Critical thinking in action: decision-making in medical school graduates

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Research and Development in Higher Education: Enhancing Higher Education, Theory and Scholarship Vol. 30

July, 2007, 651 pages
Published by
Geoffrey Crisp & Margaret Hicks
0 908557 72 8

The aim of this study was to investigate the possible relationship between critical thinking ability and decision-making in recent medical school graduates during their emergency medicine intern rotation. In this qualitative study, five interns completed an emergency medicine trauma case study; and a test of critical thinking ability. Scores on these tests were compared for relationship. Secondly, three of these interns, and five emergency medicine consultants, participated in individual 30 minute semi-structured interviews in which subjects talked through the reasoning used to address the case, using a “think aloud” protocol. Novice/expert differences were identified.

Interns scored well on the test of critical thinking ability, but although they responded well to the basic facts of the trauma case, they missed important ancillary features that were identified by consultants. Differences in pattern recognition were evident between consultants (experts) and interns (novices); and in the use of metacognition. Interns' responses demonstrated the action of biases such as anchoring, Sutton's slip, representativeness restraint, search satisficing and premature closure.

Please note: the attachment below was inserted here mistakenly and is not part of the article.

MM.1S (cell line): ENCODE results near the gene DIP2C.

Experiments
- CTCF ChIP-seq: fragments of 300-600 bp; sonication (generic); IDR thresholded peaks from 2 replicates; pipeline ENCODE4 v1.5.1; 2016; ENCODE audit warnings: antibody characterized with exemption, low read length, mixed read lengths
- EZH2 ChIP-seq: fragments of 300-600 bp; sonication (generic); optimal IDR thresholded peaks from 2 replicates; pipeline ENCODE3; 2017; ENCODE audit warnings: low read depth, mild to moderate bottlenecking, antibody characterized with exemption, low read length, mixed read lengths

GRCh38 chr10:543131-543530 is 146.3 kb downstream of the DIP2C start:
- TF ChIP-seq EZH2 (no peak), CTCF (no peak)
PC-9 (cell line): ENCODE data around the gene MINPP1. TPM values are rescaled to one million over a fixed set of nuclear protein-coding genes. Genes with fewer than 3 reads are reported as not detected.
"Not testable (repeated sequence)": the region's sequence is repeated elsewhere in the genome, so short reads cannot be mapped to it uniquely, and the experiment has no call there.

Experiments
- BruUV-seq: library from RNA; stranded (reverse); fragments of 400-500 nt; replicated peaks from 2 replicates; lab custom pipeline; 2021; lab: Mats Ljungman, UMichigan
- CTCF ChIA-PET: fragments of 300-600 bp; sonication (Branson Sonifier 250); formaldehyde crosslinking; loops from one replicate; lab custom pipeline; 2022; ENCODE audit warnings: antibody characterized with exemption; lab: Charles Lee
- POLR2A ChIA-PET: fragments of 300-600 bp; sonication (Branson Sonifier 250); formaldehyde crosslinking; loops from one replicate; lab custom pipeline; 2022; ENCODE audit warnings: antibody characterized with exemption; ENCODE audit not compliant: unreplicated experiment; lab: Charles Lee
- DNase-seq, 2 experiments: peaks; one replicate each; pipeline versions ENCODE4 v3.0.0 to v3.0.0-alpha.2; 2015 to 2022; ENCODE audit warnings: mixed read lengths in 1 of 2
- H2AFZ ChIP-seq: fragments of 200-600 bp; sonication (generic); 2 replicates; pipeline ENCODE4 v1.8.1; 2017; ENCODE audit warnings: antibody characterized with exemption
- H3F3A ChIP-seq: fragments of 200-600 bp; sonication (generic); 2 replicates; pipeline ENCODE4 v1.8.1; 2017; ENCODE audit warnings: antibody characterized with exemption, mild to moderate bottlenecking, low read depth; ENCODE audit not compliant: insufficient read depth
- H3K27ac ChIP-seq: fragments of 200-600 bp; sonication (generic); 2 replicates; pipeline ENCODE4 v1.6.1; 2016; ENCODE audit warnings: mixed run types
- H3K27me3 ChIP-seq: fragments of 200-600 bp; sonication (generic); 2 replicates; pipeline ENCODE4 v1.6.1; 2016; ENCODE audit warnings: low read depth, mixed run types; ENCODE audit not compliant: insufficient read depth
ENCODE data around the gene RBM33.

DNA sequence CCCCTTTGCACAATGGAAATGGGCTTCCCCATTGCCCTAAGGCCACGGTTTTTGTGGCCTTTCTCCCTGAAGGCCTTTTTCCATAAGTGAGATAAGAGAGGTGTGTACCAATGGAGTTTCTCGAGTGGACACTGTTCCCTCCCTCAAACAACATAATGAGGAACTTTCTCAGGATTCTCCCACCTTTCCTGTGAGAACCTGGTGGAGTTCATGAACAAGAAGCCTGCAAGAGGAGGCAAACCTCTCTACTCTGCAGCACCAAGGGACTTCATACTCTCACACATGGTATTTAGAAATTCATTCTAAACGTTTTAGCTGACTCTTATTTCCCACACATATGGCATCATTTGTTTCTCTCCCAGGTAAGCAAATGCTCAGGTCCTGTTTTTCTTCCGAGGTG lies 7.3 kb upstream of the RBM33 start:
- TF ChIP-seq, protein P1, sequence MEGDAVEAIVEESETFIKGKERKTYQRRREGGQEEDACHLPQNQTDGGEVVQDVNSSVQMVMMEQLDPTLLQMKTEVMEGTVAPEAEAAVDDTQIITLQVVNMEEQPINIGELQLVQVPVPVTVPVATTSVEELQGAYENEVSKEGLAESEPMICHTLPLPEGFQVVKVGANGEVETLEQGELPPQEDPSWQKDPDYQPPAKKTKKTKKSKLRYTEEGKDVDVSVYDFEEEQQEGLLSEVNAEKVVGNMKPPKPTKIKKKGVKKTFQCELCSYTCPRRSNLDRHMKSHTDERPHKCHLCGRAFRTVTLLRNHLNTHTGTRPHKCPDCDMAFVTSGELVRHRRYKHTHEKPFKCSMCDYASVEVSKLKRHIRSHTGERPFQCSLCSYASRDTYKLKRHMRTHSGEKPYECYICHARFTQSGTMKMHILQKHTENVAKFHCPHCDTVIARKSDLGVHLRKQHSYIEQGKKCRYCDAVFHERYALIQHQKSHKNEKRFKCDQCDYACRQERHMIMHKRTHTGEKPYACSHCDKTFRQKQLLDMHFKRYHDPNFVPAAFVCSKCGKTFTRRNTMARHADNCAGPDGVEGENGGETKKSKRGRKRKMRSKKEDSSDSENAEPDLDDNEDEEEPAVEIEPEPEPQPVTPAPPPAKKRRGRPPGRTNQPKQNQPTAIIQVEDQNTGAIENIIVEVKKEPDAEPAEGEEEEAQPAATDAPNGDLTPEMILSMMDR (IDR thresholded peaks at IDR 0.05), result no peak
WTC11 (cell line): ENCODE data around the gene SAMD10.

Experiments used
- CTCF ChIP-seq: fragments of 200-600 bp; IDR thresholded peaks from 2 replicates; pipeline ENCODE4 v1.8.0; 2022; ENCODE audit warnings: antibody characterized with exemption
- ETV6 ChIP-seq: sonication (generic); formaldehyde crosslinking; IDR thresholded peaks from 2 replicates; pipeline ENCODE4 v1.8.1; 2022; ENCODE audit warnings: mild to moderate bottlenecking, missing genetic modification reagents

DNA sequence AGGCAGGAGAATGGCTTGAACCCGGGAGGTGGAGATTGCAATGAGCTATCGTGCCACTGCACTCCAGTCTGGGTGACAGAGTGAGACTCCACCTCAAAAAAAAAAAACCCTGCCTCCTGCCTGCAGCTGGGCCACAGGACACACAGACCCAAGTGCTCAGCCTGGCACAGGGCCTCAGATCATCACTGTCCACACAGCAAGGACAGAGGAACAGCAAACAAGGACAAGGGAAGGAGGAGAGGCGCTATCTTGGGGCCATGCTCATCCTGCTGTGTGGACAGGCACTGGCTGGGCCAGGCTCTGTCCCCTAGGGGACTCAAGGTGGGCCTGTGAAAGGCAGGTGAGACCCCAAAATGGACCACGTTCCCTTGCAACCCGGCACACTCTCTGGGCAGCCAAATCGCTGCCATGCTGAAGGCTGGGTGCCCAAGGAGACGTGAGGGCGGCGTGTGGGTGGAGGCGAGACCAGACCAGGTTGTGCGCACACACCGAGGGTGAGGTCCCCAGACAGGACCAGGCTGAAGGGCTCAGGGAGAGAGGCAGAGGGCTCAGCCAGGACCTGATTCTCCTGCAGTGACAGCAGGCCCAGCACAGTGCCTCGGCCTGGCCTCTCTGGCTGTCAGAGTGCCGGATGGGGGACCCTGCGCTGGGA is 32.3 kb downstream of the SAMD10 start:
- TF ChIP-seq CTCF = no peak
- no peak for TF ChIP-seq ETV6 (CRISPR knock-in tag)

Research in disciplines other than medicine is clear on the point that the explicit, contextualised teaching of critical thinking skills, cognitive debiasing and decision-making heuristics improves decision outcomes. In the light of the importance of the reduction of preventable error for patient safety, it is suggested that such a curriculum be utilised in medical education.

Keywords: critical thinking; assessment; medical education

Critical thinking in action: decision-making in medical school graduates

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Macpherson, K.